June 14 is Flag Day


As we look around our neighborhoods, in cemeteries, and in public places, we see an abundance of flags. At times they are flying at half mast, and we usually understand why. Are you obeying the Flag Code or do you maintain you are exercising your First Amendment Rights to Free Speech where your treatment of the flag is concerned?

In this nation in which we prize independence highly, I’d like you to indicate if you or those you observe are violating the Flag Code or are not:

· In recent days we have seen in streets of cities and small towns throughout the country the flag being displayed with the “union down” or “upside down” in common parlance;

· “Taking a knee” while the national anthem is being played and the flag raised at sporting events has become an issue;

· Then we see persons happily waving the Mexican flag, especially in southwestern states;

· And American flags are being burned;

· Also, there are those who discard worn flags in their trash receptacles; and

· There are those who choose to wear all manner of clothing with flags.

British artist Banksy has a new piece of art online this month as well as some comments including: “People of color are being failed by the system.” The art features an American flag on fire, lit by a candle, and there is a black-gray background with a figure.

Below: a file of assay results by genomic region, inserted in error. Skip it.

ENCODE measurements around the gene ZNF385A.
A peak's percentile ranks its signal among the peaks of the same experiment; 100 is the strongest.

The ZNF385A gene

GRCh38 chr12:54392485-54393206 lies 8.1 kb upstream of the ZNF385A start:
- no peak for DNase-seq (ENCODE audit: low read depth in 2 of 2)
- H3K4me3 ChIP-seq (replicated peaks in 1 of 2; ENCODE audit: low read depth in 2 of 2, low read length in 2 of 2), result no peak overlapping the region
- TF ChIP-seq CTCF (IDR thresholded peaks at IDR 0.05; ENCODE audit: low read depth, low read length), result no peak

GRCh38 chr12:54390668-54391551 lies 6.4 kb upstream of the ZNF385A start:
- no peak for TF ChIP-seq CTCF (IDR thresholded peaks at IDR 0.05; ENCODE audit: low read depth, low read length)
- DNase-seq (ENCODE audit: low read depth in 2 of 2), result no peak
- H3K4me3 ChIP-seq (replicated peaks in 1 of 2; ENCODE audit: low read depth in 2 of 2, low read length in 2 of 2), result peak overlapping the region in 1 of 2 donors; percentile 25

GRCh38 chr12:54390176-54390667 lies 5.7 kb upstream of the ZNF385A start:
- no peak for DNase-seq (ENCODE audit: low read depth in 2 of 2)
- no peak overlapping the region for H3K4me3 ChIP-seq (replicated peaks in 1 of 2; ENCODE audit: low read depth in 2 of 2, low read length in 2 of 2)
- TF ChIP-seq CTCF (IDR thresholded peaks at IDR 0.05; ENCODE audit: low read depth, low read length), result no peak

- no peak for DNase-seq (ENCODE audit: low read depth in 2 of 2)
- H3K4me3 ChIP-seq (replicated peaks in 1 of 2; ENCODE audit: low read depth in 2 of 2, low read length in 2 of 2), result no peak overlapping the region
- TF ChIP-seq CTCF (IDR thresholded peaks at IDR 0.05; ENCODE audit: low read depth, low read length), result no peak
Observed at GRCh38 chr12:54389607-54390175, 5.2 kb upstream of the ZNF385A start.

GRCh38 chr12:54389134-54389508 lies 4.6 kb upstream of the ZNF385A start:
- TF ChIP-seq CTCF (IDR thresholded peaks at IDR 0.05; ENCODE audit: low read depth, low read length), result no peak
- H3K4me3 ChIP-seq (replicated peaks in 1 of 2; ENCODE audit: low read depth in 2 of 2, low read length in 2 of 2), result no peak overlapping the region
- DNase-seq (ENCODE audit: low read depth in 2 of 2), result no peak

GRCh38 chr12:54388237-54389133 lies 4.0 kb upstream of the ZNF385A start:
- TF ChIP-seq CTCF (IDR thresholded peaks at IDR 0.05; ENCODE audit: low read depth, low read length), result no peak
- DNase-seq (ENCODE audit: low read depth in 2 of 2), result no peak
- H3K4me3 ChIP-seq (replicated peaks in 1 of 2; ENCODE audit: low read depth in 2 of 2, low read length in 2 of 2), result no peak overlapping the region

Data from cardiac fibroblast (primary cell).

Consider discussing the issues I’ve raised with others, but before you do, please educate yourself by going online and studying “The United States Flag: Federal Law Relating to Display and Associated Questions.” The code is comprehensive and covers a broad range of issues from flag size to flags at funerals.

One thing that will stand out to some of you is that the Commander-in-Chief of the Armed Forces, the President, may modify the rules and customs regarding the flag as he deems appropriate or desirable and shall set forth such alterations or additional rules in a proclamation.


By Vivian Blevins

Contributing columnist

Vivian B. Blevins. Ph.D., a graduate of The Ohio State University, served as a community college president for 15 years in Kentucky, Texas, California, and Missouri before returning to Ohio to teach telecommunication employees from around the country and students at Edison State Community College and to work with veterans. You may reach her at 937-778-3815 or [email protected].

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